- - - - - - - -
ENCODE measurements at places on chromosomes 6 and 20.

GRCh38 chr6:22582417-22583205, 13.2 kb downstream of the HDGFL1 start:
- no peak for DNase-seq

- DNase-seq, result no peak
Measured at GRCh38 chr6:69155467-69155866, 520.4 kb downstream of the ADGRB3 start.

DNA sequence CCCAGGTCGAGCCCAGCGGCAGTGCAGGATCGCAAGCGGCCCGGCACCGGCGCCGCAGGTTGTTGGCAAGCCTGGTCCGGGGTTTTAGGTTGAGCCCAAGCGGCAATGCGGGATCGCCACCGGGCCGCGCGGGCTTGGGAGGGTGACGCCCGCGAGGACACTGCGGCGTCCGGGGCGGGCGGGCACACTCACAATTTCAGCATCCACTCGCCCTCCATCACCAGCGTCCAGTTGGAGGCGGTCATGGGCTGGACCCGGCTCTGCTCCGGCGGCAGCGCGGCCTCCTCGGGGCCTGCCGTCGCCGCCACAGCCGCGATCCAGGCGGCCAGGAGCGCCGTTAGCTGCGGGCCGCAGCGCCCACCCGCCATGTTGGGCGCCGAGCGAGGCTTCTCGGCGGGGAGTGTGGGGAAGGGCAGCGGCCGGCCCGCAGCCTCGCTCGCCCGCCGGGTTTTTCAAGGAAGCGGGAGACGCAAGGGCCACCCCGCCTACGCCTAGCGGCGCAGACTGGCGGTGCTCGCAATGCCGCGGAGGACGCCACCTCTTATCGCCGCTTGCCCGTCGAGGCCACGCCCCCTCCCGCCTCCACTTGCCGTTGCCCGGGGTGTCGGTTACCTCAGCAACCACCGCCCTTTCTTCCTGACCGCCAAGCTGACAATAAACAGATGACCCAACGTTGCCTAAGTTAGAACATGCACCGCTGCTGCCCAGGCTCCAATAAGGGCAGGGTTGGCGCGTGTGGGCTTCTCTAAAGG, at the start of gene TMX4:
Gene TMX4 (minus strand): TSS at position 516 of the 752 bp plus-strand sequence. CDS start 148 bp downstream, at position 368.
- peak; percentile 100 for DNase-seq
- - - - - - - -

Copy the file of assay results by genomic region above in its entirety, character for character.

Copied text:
ENCODE measurements at places on chromosomes 6 and 20.

GRCh38 chr6:22582417-22583205, 13.2 kb downstream of the HDGFL1 start:
- no peak for DNase-seq

- DNase-seq, result no peak
Measured at GRCh38 chr6:69155467-69155866, 520.4 kb downstream of the ADGRB3 start.

DNA sequence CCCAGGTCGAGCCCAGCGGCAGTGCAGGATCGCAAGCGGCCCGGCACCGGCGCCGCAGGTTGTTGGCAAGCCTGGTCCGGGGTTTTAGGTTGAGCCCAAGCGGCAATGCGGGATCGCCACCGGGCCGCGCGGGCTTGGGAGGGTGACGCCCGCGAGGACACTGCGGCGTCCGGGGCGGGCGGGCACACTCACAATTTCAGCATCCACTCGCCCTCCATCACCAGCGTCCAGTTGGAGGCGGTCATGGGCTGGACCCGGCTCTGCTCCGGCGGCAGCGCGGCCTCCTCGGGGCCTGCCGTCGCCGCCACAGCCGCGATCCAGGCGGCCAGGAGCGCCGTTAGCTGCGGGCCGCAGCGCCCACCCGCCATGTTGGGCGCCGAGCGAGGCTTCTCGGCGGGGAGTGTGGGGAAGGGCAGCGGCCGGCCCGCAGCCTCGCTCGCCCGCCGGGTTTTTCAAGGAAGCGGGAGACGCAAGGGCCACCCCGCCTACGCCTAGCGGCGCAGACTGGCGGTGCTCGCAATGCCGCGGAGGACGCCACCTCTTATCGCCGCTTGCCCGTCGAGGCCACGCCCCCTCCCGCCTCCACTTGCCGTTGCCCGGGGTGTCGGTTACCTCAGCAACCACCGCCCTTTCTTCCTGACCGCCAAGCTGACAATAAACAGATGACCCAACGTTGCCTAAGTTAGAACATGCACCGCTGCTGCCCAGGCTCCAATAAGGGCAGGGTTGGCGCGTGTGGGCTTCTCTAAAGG, at the start of gene TMX4:
Gene TMX4 (minus strand): TSS at position 516 of the 752 bp plus-strand sequence. CDS start 148 bp downstream, at position 368.
- peak; percentile 100 for DNase-seq